Senate control seems to be the #1 story this election season. As it turns out, the results from Election Day itself may not answer the question. A number of things may be unsettled for weeks and the 100th Senator may not be known until after the new Congress is sworn in.
If Republicans control 51 seats or Democrats control 50 seats after Election Day, we'll know the majority party at that time regardless of whether one or more of the events below come to pass.
If we don't know the majority party, a runoff in Louisiana means we may not know who controls the Senate until December 6. An independent's victory in Kansas and/or South Dakota means we may not know until the new Senate is sworn in (on or about January 3). A runoff in Georgia doesn't take place until January 6, creating the prospect of the party in control on January 3 losing it shortly thereafter. If more than one of these events occurs, it complicates things even further.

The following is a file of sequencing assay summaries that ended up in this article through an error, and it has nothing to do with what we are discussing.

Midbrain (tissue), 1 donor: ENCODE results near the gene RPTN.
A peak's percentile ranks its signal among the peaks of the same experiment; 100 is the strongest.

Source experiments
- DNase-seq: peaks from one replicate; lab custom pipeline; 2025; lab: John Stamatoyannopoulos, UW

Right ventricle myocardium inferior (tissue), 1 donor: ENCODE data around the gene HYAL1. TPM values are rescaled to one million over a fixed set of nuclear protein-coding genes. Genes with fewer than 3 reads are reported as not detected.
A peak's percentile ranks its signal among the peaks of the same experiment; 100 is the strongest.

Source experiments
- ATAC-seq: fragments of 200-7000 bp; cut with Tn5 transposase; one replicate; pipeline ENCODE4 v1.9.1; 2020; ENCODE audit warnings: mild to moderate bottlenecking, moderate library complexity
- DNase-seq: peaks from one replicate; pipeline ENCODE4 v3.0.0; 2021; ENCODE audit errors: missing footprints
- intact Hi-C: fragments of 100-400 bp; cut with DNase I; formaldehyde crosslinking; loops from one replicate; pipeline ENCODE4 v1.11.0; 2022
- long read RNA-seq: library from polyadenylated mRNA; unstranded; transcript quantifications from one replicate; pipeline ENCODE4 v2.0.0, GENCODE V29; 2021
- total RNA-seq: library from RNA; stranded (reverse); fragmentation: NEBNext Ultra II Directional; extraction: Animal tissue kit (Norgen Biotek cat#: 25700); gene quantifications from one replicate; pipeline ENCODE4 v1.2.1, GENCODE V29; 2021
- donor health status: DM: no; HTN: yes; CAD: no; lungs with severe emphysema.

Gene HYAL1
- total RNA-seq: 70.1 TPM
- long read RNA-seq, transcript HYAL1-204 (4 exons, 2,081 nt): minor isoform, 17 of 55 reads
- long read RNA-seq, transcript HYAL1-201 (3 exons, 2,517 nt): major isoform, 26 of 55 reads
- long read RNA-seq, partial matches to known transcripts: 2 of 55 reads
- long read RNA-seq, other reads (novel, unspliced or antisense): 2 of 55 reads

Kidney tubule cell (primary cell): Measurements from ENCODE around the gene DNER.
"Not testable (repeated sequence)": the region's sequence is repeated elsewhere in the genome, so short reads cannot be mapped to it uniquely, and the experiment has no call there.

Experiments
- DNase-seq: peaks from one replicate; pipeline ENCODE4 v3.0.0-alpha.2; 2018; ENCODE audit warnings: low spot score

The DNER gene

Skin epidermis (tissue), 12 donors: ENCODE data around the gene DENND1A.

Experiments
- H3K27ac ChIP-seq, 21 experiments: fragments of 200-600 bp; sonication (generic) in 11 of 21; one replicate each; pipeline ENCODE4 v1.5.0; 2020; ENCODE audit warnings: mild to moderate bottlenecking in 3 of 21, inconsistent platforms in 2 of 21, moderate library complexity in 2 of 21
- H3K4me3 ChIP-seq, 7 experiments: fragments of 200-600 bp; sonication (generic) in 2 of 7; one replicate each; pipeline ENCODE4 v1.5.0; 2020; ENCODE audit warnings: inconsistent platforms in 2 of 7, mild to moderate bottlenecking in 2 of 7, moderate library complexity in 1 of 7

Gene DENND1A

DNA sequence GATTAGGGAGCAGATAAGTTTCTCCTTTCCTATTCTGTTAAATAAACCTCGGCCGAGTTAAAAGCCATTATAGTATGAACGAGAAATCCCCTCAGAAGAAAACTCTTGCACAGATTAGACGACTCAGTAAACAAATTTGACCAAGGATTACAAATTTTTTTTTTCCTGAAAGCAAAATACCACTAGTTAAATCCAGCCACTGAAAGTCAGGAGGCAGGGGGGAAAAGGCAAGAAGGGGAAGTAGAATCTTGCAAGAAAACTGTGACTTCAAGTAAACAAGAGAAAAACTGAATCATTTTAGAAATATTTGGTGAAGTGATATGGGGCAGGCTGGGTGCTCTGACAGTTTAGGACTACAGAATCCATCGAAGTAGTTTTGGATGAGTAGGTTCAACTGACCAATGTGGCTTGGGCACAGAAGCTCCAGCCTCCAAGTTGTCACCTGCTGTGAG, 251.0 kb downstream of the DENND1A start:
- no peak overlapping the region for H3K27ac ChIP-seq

One additional complication not considered above: Although not up for re-election this year, Maine's independent Senator Angus King could also play a role in Senate control if he were to decide to caucus with the Republicans instead of the Democrats in 2015. While unlikely, it is not an impossible scenario. In fact, he has endorsed his colleague, Republican Susan Collins for re-election, a race she is expected to win easily.
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